Since the late months of 2012, people have been yapping about a place in south Scottsdale called Pig & Pickle. If you’re already been there, read this post and nod your head in agreement. If you haven’t been there, read this and realize why you’re missing out. And get down there – it’s just one of the best dining options in Scottsdale.
It’s not a barbecue joint.
For some reason, people hear the name and think it’s a cheap-tablecloth-and-pulled-pork sort of place. Nope. You’ll find entrees like mussels, hanger steak and braised duck leg. Sure, Pig & Pickle serves burgers, too. But you won’t feel out-of-place if you wear a shirt with a collar.
Don’t try to get it your way.
The P & P menu says “Requests for substitutions will be politely declined.”Â Under most circumstances, I consider restaurants that refuse substitutions a case study in doucheology. Notice that I said "most." The Pig & Pickle crew has a vision – take a chance, even on ingredients you don’t like. They will surprise you (as they did me, when I ordered something that had the dreaded blue cheese in it). Drop a few of your habits and pick up a few new ones.
Pig & Pickle will change the way you eat.
Before we started dining at the Pig & Pickle, my wife and I never considered pickling anything ourselves. Now she cranks out kimchi, and I’ve even pickled berries in a sweet vinegar/cinnamon bath. And she once ordered trout, which the server delivered skin-side-up and blackened. Knowing the way the chefs roll, she figured they wanted her to eat the skin. After one bite, we were sold. Now, when I make trout at home, I blacken the skin and eat it.
Need good food, late?
Phoenix shuts down too early. Quality food is hard to find as the clock ticks past 10 p.m. Pig & Pickle has you covered until 2 a.m. every day.
One of the servers is nicknamed "Science Rocket".
This tells you what kind of people you’re dealing with. I insist that good nickname is the sign of a good working environment. Better yet, one of the chefs whipped up an improvised astronaut costume for him on Halloween. These are my kind of people.
I have a message for the Slow Travel Movement and the douchier-than-thou characters who comprise its most-extreme adherents: Worry about how you travel and bring your egos back down from Mt. Olympus.
Some of us can’t travel slow (By "some of us", I nostly mean Americans. Yes, those of us from the alleged capital of the First World. Those of us who have no legally mandated time off. Even Iran has four legally mandated weeks of time off.).
Some of us enjoy fast-paced travel. Flying is part of the fun, for example. I like planning some major must-see points, and letting fate fill in the rest.
I love the logistics. I love the randomness. I love the rock-starrish, live-out-of-a-backpack pace.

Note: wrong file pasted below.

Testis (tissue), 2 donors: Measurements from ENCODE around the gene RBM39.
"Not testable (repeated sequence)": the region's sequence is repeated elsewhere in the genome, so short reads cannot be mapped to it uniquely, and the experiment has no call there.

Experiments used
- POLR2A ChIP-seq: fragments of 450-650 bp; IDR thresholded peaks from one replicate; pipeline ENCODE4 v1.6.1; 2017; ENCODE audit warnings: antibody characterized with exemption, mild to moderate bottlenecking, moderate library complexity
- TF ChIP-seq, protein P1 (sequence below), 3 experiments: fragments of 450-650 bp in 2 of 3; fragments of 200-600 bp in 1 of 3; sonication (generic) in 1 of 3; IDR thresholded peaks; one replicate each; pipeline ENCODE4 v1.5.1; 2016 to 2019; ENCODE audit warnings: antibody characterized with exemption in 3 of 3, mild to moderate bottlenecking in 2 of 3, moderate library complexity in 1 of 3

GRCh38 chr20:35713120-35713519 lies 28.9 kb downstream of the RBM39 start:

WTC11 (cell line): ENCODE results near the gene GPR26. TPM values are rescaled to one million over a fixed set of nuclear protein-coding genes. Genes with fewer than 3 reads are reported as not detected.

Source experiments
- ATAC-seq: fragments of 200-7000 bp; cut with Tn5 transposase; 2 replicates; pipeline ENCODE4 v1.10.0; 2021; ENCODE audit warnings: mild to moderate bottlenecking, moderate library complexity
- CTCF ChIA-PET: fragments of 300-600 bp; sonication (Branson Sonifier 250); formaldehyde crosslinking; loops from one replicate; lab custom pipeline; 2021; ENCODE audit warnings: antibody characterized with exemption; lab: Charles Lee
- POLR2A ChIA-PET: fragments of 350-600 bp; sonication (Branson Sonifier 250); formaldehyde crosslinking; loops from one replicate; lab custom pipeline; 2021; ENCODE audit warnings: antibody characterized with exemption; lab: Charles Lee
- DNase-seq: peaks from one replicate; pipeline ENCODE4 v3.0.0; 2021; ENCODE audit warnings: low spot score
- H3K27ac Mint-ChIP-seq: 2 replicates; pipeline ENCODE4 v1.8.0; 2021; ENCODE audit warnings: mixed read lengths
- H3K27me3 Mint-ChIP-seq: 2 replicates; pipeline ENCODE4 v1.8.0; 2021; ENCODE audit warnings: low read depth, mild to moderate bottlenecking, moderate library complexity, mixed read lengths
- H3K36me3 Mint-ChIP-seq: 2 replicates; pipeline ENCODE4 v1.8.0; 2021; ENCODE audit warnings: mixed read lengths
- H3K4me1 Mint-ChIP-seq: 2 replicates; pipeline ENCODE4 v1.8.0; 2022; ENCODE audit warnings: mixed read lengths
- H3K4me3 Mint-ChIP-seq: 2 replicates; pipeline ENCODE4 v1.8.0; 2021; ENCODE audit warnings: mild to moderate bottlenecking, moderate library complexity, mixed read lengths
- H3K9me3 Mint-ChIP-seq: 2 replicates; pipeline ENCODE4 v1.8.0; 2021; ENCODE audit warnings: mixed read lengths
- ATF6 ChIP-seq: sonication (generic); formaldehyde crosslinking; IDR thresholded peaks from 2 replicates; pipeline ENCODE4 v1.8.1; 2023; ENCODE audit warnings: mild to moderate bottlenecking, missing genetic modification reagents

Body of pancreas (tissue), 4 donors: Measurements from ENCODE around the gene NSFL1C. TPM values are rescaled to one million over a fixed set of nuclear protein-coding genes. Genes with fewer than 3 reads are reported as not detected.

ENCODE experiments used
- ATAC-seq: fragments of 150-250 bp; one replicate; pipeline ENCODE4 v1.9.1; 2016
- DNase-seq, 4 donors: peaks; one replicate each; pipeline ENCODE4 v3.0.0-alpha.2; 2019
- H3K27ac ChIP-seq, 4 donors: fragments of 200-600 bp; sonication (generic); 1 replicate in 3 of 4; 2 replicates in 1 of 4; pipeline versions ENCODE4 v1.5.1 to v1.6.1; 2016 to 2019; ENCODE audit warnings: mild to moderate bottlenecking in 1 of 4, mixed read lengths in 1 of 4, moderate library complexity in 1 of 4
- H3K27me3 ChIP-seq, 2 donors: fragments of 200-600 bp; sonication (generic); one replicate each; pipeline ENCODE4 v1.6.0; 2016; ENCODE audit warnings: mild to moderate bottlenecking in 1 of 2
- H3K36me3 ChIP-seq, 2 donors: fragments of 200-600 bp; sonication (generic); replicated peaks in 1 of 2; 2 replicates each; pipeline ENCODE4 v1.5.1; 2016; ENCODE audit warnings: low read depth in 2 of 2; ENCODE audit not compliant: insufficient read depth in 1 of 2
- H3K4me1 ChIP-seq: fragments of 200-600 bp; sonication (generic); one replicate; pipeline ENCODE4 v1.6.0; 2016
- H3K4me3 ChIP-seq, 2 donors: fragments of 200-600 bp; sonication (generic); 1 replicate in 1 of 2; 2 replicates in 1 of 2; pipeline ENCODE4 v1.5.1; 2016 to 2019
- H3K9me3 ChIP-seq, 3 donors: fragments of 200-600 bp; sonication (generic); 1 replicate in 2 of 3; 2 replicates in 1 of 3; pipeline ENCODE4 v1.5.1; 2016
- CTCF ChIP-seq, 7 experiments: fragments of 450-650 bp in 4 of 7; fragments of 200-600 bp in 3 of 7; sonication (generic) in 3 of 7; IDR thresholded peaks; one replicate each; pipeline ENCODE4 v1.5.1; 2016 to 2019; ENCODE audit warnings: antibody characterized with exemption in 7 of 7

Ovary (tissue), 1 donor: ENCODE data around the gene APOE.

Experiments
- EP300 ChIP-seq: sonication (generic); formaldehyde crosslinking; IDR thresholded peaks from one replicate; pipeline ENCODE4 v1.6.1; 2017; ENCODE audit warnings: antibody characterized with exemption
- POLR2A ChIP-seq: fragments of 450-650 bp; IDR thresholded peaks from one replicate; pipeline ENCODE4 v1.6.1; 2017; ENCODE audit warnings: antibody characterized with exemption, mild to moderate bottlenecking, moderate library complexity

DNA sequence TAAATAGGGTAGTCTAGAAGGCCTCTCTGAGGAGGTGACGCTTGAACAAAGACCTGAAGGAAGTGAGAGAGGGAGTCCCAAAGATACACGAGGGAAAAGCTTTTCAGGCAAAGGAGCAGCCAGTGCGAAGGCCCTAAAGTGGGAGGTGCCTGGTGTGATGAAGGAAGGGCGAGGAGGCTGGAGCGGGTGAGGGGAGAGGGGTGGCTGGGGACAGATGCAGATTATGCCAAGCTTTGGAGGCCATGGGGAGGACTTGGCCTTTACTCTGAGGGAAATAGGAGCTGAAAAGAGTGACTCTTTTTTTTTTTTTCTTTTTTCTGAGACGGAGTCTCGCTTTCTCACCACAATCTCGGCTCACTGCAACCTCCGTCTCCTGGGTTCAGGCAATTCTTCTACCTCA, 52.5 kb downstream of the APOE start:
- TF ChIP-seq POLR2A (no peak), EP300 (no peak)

So the Slow Travel Movement isn’t for me. I wouldn’t mind slowing down -- gazing into my navel, contemplating locals at work while I watch.
I just hope that, when I get the chance to travel slow, I don’t write stuff like this bit from a Huffington Post (a site that publishes 50 banal, Captain Obvious travel articles for every one decent nugget) article;
The more granular you go, the bigger the universe. The meander is the beeline of poets, and we are all poets in some stage of reduction, unwinding the path, like a mountain trail to a spring. And the more we see the more we realize we have yet to see, the paradox of plenty.
Ha ha ha ha ha! That’s rich. Such overwrought, self-important blather. “We are all poets”!
No. I’m not. I’m a guy who needs to unwind and recharge through seeing something new. I could do that as part of the Slow Travel Movement -- or as part of my Warp Speed Travel Movement.
Travel however the hell you please. Fast Travel Movement, Slow Travel Movement – just as long as you’re not part of the No Travel Movement.
However you travel, remember that travel is like music: There’s a genre for us all, and there are so many way to travel because you’re all different. You’re all individuals.
And there’s no reason you can’t enjoy your travel style without being a preachy jackass to those who find what they seek in a different way.
Every week, I get several requests for people who want to do guest blogging for my site. I turn down nearly every single one of them. It’s been close to a year since I let someone guest blog here, aside from someone I sought out for a cool Halloween-related post.
Let me tell you why. If you’re into guest blogging, take notes!
You Lie Your Ass Off
Nearly every guest blogging pitch starts with flattery and, often, an Â entreaty about why the writer is interest in guest blogging on my site. These are from actual pitches:
Your blog “wanderingjustin.com“is by far the most interesting I have come across in the recent past, hands down!
I am keeping an eye on your blog since long and found your content very unique and informative. I guess you are working hard enough to get such an awesome content.
I am a freelance writer looking to gain more experience and boost my portfolio by contributing to blogs and sites such as yours, http://wanderingjustin.com/ Â . I loved the articles on your site and would love to be able to contribute some of my work!
Now, when I run across a blog I like, I comment. I give some love. It might even be worth a tweet or a Facebook post. If I don’t recognize the name, I doubt that I’m getting the truth in all the flattery. And notice how two of these look like form letters? That’s an extra sincerity points deduction.
Here another funny one: Sometimes, people sign their emails with names that don’t match their byline. That’s a "dishonest guest blogger" red flag, right there, it surely is.
You Want Me to Lie, Too
A for-real example, and hardly the only one of its kind: